Rio Grande do Sul Landless Youth prepares

The city of Nova Santa Rita (RS) is in the Metropolitan Region of Porto Alegre and is home to some rural settlements. The plots of land where the families now live were conquered through the occupation of unproductive land, a struggle organized by the Landless Rural Workers Movement (MST). That’s where Leandro Rybeiro lives. At just 21 years of age, he already joins other young people in the organization of Juventude Sem Terra in the region.

According to reports, he began his path in the struggle for land still in his childhood, in 2006. His family lived in the city of Soledade (RS). With no land to live on and struggling, they decided to go to a camp in an occupied land. They wanted to conquer a piece of land where they could produce food and have “a place to live”. The achievement would only come years later, in the Metropolitan Region of the Capital.

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For Leandro, growing up in this environment brought with it some prejudices, as he considers that society’s opinion is that the landless only want to take land that belongs to others, to do nothing.

“This is not what we are showing with our legacy, the landless people want to occupy unproductive spaces to produce healthy food and fight for their rights”, says Leandro. He also states that his training came from this entire trajectory. He participated in meetings of “Sem Terrinha” (children who are children of campers and settlers), training courses and since then has contributed to struggles and mobilizations.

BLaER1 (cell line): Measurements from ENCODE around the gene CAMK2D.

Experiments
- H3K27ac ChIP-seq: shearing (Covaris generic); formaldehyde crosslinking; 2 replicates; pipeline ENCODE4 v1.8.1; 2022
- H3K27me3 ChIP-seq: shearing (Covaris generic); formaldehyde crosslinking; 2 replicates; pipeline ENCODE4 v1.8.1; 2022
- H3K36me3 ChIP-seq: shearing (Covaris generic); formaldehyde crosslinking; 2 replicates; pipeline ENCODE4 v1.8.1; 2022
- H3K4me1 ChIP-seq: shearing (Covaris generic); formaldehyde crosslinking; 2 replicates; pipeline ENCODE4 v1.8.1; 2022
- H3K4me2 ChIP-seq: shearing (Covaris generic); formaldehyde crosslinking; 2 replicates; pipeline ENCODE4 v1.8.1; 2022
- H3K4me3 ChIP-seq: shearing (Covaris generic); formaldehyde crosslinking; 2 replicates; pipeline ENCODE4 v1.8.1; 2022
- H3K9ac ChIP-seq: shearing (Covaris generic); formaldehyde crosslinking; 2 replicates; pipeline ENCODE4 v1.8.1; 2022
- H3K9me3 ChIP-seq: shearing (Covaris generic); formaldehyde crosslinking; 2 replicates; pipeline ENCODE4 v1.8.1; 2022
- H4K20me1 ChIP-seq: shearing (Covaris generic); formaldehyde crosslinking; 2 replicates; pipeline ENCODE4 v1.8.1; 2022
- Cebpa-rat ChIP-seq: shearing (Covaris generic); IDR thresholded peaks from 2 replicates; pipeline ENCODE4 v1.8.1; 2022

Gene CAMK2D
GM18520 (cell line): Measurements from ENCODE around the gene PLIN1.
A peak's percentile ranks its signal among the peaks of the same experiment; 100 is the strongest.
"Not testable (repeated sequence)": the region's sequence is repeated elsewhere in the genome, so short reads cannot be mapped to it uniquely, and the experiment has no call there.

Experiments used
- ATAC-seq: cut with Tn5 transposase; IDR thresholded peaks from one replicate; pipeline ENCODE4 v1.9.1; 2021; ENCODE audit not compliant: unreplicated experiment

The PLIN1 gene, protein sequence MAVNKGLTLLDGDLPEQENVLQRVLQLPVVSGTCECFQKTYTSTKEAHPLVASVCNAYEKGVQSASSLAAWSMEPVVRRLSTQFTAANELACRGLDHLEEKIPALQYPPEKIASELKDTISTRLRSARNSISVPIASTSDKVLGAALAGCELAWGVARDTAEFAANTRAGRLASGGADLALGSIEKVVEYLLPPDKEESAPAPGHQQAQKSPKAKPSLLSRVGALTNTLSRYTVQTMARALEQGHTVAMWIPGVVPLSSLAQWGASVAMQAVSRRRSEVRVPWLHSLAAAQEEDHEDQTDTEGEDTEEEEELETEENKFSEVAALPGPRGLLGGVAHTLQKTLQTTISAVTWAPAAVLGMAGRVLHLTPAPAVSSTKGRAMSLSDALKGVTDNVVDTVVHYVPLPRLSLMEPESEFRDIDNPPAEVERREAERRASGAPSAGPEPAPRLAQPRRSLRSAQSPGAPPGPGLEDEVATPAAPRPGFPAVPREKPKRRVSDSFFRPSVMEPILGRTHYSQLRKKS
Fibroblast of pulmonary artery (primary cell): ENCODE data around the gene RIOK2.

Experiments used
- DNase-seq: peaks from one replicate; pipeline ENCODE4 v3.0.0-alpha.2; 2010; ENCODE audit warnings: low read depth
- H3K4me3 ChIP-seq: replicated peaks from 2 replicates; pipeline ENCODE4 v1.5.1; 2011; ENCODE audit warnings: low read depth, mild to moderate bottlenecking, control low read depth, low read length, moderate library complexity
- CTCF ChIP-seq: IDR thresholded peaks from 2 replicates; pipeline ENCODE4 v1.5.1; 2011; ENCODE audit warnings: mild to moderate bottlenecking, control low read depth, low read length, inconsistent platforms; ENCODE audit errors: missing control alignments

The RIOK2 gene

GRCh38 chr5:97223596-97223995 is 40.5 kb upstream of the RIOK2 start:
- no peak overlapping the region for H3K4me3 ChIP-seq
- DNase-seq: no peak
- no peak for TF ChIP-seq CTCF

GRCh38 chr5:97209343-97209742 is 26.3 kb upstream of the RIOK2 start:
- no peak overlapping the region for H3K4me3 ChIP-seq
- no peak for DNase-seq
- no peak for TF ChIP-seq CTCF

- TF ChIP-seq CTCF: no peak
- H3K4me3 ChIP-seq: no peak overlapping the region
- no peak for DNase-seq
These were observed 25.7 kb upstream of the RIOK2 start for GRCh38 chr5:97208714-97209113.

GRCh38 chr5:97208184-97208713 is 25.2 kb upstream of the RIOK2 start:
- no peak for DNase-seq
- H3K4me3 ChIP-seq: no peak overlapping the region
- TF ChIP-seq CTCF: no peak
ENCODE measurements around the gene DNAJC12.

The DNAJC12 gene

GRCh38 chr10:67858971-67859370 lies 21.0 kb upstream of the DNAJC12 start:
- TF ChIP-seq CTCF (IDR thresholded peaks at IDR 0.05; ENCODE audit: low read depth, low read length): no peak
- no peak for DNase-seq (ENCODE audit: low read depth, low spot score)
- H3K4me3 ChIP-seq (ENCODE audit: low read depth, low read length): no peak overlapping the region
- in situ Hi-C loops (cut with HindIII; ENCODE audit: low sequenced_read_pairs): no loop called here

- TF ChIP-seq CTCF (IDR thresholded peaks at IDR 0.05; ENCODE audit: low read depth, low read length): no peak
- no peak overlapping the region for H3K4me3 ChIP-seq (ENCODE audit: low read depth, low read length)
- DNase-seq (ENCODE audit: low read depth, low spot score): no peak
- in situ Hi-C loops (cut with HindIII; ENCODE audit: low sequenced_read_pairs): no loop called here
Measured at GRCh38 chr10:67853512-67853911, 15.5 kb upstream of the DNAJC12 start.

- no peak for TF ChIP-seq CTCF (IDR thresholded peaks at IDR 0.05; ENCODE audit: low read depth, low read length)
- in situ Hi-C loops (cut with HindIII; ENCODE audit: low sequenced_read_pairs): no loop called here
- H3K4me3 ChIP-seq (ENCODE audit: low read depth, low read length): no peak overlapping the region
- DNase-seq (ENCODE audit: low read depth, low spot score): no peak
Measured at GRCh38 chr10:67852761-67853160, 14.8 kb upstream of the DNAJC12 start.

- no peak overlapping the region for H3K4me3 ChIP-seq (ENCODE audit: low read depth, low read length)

:: In two weeks, cooperatives linked to the MST raise R$ 17.5 million for family farming ::

Today, Leandro works in the production of agroecological crops from the region’s settlements. In addition, he acts politically in the coordination of the Landless Youth of the Metropolitan Region of Porto Alegre. Along with his companions, they are organizing this weekend (22, 23 and 24) the 1st Meeting of the Youth Without Land of Nova Santa Rita, bringing together young people from settlements in the region, as well as other youth from partner movements that are from the city. and join in the struggle for Agrarian Reform.

In this interview, Leandro talks about what it means to him to be a rural youth in Brazil today. He also told a little of his wishes for Brazil and for the future.

“A young person’s place is where he wants it. A young person’s place is inside the universities, in the markets. To be young is to raise your fist and say: buddy, we don’t stop and don’t rest, we are us and they are them. , because one more day will shine, we will slowly move forward, achieving our goals and fighting for a Popular Agrarian Reform.”